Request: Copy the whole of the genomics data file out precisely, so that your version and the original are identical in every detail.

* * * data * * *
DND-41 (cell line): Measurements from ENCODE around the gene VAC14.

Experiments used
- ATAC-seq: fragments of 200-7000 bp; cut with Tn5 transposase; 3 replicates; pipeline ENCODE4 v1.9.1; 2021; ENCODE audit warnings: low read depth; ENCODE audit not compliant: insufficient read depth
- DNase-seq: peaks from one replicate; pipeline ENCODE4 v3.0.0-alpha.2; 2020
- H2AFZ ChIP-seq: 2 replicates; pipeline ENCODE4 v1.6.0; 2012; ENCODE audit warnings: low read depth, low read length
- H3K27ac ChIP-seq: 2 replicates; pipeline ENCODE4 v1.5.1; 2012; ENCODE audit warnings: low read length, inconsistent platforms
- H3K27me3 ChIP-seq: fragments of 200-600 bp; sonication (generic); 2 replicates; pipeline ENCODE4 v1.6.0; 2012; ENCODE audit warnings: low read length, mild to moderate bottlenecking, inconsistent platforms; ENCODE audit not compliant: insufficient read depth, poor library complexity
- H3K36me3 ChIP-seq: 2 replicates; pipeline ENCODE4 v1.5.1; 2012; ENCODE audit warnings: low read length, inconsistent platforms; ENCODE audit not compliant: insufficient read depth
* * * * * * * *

DND-41 (cell line): Measurements from ENCODE around the gene VAC14.

Experiments used
- ATAC-seq: fragments of 200-7000 bp; cut with Tn5 transposase; 3 replicates; pipeline ENCODE4 v1.9.1; 2021; ENCODE audit warnings: low read depth; ENCODE audit not compliant: insufficient read depth
- DNase-seq: peaks from one replicate; pipeline ENCODE4 v3.0.0-alpha.2; 2020
- H2AFZ ChIP-seq: 2 replicates; pipeline ENCODE4 v1.6.0; 2012; ENCODE audit warnings: low read depth, low read length
- H3K27ac ChIP-seq: 2 replicates; pipeline ENCODE4 v1.5.1; 2012; ENCODE audit warnings: low read length, inconsistent platforms
- H3K27me3 ChIP-seq: fragments of 200-600 bp; sonication (generic); 2 replicates; pipeline ENCODE4 v1.6.0; 2012; ENCODE audit warnings: low read length, mild to moderate bottlenecking, inconsistent platforms; ENCODE audit not compliant: insufficient read depth, poor library complexity
- H3K36me3 ChIP-seq: 2 replicates; pipeline ENCODE4 v1.5.1; 2012; ENCODE audit warnings: low read length, inconsistent platforms; ENCODE audit not compliant: insufficient read depth